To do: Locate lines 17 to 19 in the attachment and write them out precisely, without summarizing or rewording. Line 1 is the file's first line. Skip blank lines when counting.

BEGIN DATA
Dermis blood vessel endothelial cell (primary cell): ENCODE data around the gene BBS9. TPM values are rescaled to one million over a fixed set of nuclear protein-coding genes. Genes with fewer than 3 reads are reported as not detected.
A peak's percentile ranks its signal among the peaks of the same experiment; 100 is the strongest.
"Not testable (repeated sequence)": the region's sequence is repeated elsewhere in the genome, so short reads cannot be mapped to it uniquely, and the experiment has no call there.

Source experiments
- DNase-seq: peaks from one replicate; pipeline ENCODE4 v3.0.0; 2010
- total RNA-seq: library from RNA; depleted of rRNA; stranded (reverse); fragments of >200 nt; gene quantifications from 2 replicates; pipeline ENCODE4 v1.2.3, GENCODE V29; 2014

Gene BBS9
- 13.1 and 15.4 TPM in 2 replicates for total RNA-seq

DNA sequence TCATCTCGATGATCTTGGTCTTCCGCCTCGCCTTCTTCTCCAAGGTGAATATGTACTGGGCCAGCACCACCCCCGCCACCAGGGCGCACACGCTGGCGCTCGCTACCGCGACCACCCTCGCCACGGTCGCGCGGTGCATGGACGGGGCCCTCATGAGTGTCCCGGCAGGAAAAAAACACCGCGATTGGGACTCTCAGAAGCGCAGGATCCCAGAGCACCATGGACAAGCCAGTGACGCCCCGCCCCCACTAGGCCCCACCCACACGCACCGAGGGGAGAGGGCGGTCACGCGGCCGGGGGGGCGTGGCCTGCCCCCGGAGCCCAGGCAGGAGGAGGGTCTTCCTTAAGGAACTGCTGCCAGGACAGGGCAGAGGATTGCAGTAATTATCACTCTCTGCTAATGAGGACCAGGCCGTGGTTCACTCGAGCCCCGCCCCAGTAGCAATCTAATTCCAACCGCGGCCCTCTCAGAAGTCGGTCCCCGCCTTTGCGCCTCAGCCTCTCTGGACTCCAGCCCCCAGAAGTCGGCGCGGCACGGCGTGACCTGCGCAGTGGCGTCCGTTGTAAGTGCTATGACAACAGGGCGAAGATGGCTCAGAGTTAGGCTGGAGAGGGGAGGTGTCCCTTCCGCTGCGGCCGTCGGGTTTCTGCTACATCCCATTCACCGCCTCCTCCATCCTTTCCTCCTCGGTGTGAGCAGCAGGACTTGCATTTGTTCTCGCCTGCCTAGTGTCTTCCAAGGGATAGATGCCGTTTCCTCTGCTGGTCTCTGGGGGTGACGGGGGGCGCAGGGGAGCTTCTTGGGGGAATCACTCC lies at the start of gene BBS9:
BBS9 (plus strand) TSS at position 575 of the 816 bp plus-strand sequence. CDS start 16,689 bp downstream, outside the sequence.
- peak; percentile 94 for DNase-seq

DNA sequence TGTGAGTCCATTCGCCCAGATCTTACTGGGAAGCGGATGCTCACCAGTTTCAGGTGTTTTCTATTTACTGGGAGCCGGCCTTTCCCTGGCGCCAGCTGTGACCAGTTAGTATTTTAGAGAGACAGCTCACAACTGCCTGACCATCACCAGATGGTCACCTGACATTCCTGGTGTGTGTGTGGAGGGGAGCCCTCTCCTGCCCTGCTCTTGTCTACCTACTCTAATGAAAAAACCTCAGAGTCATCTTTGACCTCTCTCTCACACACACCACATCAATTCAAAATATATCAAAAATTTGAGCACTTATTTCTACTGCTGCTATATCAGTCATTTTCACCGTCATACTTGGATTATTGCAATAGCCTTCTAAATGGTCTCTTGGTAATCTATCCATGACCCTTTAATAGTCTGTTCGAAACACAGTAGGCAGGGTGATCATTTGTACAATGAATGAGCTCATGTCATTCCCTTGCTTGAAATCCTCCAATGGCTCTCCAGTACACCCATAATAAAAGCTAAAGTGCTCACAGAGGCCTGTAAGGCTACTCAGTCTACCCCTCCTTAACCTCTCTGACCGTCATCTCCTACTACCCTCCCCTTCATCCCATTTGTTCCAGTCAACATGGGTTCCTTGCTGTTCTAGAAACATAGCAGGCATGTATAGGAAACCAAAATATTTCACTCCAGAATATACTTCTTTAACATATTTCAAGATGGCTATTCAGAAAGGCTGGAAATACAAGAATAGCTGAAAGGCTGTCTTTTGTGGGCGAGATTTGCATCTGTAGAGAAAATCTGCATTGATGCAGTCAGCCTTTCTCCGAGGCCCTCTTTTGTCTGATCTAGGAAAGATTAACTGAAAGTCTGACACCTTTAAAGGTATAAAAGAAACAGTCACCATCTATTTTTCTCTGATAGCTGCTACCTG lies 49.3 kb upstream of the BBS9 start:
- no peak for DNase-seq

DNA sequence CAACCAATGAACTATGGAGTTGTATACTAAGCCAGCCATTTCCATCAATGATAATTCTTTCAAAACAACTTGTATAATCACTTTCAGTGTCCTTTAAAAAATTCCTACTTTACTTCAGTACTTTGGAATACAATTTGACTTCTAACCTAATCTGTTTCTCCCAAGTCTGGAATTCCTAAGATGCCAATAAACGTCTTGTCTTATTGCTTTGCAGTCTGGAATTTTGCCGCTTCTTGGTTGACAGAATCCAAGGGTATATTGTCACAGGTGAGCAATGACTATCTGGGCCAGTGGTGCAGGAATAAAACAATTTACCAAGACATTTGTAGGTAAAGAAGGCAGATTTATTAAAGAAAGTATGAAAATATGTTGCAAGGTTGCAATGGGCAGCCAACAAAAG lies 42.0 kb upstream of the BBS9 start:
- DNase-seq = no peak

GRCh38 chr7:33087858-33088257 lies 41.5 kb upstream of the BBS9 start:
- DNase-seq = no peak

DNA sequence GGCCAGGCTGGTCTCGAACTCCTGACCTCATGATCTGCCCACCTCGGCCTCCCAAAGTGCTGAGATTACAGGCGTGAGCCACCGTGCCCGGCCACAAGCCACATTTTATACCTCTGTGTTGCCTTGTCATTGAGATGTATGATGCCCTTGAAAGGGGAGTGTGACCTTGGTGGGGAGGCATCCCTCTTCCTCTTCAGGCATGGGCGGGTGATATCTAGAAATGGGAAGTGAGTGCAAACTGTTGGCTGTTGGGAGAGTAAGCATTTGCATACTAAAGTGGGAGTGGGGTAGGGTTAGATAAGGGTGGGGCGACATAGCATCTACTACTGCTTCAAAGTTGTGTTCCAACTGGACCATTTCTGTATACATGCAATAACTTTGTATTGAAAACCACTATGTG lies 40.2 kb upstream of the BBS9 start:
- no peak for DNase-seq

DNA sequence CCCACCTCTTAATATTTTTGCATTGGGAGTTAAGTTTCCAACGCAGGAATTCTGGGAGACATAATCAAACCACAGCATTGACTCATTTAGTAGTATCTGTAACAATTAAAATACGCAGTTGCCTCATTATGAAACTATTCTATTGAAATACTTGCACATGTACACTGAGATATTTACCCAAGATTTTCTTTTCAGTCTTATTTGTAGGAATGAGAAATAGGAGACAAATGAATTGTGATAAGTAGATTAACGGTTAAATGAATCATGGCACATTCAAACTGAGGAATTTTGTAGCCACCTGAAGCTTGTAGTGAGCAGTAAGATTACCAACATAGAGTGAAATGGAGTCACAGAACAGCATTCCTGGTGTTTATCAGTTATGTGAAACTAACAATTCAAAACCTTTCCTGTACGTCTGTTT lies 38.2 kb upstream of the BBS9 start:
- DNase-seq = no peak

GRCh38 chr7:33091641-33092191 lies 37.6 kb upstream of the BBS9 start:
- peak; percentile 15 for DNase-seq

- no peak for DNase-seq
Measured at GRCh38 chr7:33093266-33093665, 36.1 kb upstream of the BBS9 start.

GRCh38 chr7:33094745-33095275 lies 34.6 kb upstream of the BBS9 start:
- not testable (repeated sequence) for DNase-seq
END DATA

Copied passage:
- DNase-seq = no peak

DNA sequence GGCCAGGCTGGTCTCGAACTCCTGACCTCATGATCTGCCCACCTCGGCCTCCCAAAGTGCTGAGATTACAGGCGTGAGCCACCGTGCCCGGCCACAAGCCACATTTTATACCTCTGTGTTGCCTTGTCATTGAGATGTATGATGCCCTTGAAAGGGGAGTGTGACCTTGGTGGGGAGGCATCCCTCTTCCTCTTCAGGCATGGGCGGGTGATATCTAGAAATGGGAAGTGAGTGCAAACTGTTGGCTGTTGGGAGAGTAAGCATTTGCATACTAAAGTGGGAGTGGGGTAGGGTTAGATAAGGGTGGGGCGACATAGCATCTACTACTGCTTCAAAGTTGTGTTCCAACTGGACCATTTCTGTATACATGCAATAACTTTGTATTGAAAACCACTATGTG lies 40.2 kb upstream of the BBS9 start:
- no peak for DNase-seq